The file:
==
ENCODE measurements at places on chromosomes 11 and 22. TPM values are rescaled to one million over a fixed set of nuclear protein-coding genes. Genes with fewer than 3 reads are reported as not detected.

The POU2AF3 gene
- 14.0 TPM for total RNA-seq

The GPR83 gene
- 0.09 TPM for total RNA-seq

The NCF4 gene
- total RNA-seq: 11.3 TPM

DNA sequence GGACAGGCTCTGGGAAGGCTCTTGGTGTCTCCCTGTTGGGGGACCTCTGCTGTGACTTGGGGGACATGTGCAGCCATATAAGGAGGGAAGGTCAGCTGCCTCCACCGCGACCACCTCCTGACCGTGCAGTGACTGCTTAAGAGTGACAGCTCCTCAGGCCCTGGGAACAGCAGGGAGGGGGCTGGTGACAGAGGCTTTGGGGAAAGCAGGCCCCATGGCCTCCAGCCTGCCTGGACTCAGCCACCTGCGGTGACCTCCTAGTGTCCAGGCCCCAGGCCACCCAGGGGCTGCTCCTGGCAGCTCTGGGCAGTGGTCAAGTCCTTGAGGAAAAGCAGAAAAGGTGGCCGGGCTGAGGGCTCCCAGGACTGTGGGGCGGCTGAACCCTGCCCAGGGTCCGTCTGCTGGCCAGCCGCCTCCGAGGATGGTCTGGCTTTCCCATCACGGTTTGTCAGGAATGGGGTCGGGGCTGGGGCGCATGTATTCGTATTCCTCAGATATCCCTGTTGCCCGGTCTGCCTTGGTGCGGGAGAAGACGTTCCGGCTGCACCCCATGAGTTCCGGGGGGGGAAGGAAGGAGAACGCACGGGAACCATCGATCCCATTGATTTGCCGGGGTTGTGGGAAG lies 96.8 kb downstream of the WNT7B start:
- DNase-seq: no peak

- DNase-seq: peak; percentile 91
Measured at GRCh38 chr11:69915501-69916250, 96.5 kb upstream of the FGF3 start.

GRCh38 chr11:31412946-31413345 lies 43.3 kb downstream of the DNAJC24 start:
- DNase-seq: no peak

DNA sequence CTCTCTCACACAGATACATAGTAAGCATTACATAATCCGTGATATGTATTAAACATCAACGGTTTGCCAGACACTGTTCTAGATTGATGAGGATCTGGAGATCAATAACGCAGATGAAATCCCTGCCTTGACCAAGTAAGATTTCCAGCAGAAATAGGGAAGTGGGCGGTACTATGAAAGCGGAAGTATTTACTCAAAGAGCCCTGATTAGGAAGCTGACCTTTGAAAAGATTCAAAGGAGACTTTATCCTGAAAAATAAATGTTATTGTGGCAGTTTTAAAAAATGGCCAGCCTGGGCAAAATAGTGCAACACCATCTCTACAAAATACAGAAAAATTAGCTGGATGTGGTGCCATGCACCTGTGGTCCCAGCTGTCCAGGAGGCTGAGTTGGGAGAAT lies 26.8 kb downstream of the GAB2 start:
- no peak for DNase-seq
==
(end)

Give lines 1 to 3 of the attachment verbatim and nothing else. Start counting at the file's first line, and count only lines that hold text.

ENCODE measurements at places on chromosomes 11 and 22. TPM values are rescaled to one million over a fixed set of nuclear protein-coding genes. Genes with fewer than 3 reads are reported as not detected.

The POU2AF3 gene
- 14.0 TPM for total RNA-seq